FTC Enforcement Update: Virtual Worlds Settles

Monday, May 30, 2011

David Navetta


Article by Boris Segalis

On May 12, 2011, the Federal Trade Commission announced that the operators of 20 online virtual worlds have agreed to pay $3 million to settle charges that they violated the Children’s Online Privacy Protection (COPPA) Rule by collecting and disclosing personal information from hundreds of thousands of children under age 13 without their parents’ prior consent.

The FTC noted that this settlement is the largest civil penalty for a violation of the FTC’s COPPA Rule.

The FTC’s COPPA Rule requires that website operators notify parents and obtain their consent before they collect, use or disclose children’s personal information. The Rule also requires that website operators post a privacy policy that is clear, understandable and complete.

The FTC alleged that Playdom, Inc., a leading developer of online multi-player games, and a company executive, Howard Marks, failed to meet these requirements in violation of the Rule.

Specifically, the FTC alleged that Playdom and Marks operated 20 virtual world websites where users could access online games and other activities, including 2 Moons, 9 Dragons and My Diva Doll.

The FTC alleged that at least one of these virtual worlds, Pony Stars, was a website specifically directed to children. According to the FTC, the company’s other sites intended for a general audience also attracted a significant number of children.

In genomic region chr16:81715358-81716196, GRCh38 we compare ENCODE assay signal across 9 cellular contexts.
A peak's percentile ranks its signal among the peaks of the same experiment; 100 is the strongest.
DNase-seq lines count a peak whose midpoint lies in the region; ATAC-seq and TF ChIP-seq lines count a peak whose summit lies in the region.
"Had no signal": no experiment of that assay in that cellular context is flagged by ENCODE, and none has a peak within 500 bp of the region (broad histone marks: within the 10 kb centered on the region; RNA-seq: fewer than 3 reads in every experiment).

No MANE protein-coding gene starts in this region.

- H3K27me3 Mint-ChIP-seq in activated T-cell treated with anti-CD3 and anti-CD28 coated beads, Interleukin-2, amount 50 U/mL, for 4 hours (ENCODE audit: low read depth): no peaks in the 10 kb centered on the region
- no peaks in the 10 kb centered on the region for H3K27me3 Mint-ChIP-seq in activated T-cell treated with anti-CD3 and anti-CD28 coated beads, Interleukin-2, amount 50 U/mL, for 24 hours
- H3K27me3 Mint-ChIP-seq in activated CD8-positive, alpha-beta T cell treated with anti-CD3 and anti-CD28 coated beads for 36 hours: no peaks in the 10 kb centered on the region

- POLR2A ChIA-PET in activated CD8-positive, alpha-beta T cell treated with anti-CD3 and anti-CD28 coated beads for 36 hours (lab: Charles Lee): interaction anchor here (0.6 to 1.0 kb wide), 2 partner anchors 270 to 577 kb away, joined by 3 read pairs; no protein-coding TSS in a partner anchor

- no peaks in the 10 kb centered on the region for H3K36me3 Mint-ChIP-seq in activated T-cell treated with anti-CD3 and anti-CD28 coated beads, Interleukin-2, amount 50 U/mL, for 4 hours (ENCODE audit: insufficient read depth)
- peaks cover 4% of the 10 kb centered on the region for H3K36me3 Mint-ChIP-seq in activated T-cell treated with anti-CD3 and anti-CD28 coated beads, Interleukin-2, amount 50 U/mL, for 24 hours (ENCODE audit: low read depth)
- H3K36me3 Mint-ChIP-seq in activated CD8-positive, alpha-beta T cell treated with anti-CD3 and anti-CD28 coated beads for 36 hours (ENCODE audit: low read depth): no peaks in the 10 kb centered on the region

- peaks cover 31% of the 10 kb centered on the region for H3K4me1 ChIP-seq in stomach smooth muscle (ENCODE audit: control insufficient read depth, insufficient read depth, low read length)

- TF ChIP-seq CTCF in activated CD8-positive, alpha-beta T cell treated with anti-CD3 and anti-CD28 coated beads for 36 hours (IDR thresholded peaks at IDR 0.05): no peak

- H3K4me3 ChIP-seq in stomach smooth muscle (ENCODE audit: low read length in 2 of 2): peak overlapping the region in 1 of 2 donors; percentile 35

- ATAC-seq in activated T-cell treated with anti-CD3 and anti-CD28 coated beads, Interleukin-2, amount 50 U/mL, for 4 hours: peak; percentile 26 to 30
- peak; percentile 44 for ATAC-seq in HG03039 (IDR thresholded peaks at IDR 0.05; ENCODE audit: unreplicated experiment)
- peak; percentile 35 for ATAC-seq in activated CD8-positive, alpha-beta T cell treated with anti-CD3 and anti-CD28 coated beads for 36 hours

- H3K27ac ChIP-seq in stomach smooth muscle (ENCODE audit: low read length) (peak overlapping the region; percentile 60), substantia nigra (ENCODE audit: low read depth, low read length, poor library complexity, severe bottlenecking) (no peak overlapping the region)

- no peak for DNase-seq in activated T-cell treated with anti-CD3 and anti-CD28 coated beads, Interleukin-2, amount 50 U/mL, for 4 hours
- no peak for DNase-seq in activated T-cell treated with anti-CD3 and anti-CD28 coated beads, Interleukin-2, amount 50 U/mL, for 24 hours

The FTC alleged that between 2006 and 2010, approximately 403,000 children registered on the defendants’ general audience sites, and 821,000 more users registered in the Pony Stars children’s site.

The FTC complaint alleges that the sites collected children’s information, including ages and email addresses, during registration and then enabled children to publicly post their full names, email addresses, instant messenger IDs, geographic location and other information on personal profile pages and in online community forums.

The FTC charged that the sites' failure to provide proper notice of these practices or obtain parents’ prior verifiable consent before collecting or disclosing children’s personal information violated the COPPA Rule.

The FTC further alleged that Playdom and Marks engaged in deceptive or unfair trade practices in violation of Section 5 of the FTC Act because the sites' privacy policies misrepresented that the sites would prohibit children under 13 from posting personal information online.

In addition to the $3 million civil penalty, the settlement order permanently bars Playdom and Marks from violating the COPPA Rule and from misrepresenting their information practices regarding children.

Takeway The FTC continues privacy enforcement onslaught and gets serious about COPPA. Expect more to come; the FTC announced on May 10, 2011 that it has mobile privacy enforcement settlements in the pipeline.

Cross-posted from InfoLawGroup

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